Adolescents living with HIV are at an increased risk of mental illness. Over 15% of young women and 5% of young men aged 15-24 are living with HIV in South Africa, but do not receive adequate psychosocial support. Our Khuluma approach addresses this issue through digital support groups, which have proven to have a positive impact on their lives.
We have developed a mentor programme for our participants who were involved in the Khuluma initiative, to train them to provide the same support to other adolescents living with the same condition as them. We provide our peer mentors with basic training on HIV, facilitation and counselling skills and a training tool to enable them to run future support groups for adolescents. The mentor programme aims to give the mentors an opportunity to gain insights and access to careers and job opportunities. When a mentor shows interest in a field, we ensure that we help the mentor to enrich their skills and further their education in that field through courses. The mentors also meet once a month to take part in activity sessions, during which they share the challenges they have faced and receive support from their fellow peer mentors, as well as trained professionals.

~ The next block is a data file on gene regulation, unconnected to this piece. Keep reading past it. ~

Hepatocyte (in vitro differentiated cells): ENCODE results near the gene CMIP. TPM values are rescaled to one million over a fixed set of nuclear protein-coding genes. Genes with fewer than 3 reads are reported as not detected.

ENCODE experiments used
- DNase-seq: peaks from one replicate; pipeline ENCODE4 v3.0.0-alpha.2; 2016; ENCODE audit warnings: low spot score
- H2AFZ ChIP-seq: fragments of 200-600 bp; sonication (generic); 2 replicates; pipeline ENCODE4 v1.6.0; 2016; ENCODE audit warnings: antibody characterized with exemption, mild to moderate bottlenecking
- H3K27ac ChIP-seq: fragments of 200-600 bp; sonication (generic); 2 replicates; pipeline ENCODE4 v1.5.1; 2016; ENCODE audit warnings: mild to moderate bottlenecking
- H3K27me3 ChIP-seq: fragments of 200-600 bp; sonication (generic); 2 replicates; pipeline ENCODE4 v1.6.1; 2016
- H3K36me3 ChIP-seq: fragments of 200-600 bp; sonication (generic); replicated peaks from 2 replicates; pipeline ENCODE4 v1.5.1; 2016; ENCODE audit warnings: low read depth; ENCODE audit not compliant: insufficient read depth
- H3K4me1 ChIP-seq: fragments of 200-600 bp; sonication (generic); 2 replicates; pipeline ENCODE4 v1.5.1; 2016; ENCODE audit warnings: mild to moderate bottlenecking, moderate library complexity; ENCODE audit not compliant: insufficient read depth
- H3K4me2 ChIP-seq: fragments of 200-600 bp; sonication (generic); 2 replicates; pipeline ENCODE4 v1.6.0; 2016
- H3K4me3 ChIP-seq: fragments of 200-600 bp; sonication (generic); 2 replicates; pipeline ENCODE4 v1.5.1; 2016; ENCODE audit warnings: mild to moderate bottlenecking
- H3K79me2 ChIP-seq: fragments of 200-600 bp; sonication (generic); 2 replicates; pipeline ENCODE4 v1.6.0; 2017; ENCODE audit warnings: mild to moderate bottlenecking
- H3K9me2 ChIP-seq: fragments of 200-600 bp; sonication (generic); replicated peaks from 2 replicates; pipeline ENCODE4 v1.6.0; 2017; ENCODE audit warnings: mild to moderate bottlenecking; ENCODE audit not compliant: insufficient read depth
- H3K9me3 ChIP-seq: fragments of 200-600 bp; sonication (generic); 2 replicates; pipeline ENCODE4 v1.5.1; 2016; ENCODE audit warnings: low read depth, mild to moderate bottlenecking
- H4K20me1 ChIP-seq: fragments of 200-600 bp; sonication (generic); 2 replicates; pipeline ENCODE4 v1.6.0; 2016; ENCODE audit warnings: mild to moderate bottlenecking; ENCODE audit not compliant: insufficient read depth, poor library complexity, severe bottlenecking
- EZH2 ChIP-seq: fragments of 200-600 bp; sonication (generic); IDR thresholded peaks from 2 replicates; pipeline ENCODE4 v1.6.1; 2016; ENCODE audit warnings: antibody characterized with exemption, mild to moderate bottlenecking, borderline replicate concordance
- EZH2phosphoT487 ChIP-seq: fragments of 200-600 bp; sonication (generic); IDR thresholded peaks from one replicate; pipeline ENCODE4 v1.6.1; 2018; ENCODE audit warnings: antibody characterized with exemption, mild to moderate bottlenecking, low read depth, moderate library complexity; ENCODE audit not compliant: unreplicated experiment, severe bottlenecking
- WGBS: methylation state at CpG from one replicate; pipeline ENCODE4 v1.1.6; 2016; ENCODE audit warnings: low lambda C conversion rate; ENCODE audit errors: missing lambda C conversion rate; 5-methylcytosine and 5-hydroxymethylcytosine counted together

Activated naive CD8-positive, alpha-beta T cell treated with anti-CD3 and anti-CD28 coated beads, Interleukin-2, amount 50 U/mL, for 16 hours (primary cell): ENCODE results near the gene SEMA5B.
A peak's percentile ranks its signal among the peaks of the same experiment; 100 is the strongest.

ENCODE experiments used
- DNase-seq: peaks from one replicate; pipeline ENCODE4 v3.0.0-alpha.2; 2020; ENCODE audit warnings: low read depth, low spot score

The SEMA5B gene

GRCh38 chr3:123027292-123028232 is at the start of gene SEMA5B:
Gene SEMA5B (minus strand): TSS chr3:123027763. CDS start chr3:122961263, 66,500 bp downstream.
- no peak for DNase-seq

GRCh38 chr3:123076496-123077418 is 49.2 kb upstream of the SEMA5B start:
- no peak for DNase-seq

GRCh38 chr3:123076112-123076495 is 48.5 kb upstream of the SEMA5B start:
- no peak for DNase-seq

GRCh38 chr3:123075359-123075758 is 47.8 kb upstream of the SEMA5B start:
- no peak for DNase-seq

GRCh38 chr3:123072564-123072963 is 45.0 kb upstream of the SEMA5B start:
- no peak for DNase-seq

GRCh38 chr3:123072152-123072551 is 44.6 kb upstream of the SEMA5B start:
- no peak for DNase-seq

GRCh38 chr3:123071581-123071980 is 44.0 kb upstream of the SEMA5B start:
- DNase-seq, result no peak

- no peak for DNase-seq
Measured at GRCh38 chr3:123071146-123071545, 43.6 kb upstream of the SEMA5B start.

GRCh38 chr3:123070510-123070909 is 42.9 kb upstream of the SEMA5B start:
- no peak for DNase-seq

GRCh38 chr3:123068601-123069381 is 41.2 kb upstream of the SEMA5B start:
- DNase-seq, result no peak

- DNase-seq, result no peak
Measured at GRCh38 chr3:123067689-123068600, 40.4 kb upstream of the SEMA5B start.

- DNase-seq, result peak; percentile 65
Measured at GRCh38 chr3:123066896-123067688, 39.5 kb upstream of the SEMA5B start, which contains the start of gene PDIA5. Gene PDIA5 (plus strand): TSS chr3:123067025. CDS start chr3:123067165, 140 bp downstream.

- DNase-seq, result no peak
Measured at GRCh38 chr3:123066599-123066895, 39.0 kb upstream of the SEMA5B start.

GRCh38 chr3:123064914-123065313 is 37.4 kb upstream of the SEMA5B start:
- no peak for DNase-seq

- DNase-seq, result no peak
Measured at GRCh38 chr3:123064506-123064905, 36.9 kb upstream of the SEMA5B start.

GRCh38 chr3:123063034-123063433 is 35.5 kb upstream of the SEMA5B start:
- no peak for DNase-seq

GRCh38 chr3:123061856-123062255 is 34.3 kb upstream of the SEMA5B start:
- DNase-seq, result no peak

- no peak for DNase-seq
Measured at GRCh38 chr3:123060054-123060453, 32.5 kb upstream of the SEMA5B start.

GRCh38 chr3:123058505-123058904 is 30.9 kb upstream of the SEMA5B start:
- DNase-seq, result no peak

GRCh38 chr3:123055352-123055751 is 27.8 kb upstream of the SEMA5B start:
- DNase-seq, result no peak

Not only does the mentor programme give our mentors a sense of belonging but it also provides them with an open space to confidently communicate the issues they have faced, and continue to face, with other adolescents who are living with HIV and share similar experiences. Our mentors are able to facilitate support groups that they were once a part of and act as HIV advocates.
Our mentors have played a vital role in the recruitment process of participants for our other support group initiatives and have been very successful in helping to generate discussions in the groups.
Our peer mentors have been involved in many of the Foundation’s collaborative initiatives, including:
Main photo by Daniel Masetla